Monday, November 19, 2012

Pruning and Fumigation

November 14, 2012 

Pruning is the removal of a portion of a tree to correct or maintain tree structure. Training is a relatively new practice in which tree growth is directed into a desired shape and form. Training young fruit trees is essential for proper tree development. It is better to direct tree growth with training than to correct it with pruning.
As a principle of pruning, use sharp tools to make sharp cuts to avoid extended pieces of branch (nubs). It is not recommended to cut close to trunk instead make collar cut to avoid cracking the branch of the tree and there is no need to paint cuts.
Pruning is most often done during the winter, commonly referred to as dormant pruning. Training includes summer training and summer pruning as well as dormant pruning. The goal of tree training is to direct tree growth and minimize cutting.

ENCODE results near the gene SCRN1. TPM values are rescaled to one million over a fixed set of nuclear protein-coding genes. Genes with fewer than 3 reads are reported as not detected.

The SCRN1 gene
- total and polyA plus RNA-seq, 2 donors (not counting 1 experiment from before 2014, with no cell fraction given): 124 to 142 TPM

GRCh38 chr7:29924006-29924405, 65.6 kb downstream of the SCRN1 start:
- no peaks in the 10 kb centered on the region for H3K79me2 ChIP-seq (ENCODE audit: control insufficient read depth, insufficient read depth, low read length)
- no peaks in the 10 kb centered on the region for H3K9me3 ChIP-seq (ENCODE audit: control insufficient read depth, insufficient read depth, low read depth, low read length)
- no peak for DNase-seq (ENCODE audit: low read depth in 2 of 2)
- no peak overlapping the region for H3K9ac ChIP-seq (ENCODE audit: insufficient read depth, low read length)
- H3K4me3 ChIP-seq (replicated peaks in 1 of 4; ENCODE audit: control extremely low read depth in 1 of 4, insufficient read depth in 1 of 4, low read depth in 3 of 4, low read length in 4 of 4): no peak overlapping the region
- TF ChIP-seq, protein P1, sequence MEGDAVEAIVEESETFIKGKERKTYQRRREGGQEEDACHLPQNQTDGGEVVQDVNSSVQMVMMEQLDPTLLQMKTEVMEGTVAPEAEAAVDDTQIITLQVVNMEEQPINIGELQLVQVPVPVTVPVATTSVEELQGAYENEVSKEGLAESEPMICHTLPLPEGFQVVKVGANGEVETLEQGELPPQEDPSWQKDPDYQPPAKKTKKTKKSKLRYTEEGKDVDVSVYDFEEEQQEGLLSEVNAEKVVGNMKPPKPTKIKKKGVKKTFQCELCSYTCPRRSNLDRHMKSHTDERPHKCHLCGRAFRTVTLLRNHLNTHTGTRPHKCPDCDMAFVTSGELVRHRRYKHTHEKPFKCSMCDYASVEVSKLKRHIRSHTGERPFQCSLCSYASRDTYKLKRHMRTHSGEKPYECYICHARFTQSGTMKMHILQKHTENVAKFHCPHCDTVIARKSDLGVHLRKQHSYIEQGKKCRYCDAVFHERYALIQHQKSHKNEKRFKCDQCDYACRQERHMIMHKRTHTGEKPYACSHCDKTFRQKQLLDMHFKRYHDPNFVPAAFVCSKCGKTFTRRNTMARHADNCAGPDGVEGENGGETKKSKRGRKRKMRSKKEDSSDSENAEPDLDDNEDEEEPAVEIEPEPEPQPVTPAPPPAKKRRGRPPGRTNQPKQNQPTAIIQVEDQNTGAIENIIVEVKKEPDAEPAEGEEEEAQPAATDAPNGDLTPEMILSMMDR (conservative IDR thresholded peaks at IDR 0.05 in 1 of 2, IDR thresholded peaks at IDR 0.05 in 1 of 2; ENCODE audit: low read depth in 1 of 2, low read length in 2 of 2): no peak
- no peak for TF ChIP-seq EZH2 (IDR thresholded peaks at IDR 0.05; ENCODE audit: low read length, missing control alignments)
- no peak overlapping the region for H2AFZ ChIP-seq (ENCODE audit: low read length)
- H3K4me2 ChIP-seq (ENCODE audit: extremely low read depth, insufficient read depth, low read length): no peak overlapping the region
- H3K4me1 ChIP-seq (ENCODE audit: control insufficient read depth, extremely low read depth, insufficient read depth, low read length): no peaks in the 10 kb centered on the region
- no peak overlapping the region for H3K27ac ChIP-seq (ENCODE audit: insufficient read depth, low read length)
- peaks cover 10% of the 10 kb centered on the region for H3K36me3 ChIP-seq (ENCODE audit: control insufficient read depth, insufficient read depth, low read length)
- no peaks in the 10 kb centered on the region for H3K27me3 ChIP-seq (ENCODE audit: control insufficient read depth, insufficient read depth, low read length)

Balance cropload and vegetative growth.
Improve light penetration.
Improve insecticide/fungicide efficacy.
Increase air movement.
Decrease disease.
Increase fruit size (Thin fruit buds, reduce yield)
Facilitate mechanical harvesting.

Fumigation is use to eliminate nematodes, replant disease and eliminate or reduce weed populations, which are all serious factors that inhibit the proper development of fruits crops.
Acute fumigant poisoning causes eye irritation, sore throat, headaches, nausea, vomiting, breathing difficulties and aggravated asthma, and neurological effects such as convulsions, dizziness, or tremors. Fumigant exposure also has long-lasting effects that include cancer, respiratory damage: Exposure to fumigants can cause permanent respiratory damage, neurological effects, reproductive & developmental effects, immune system effects, and endocrine disruption.

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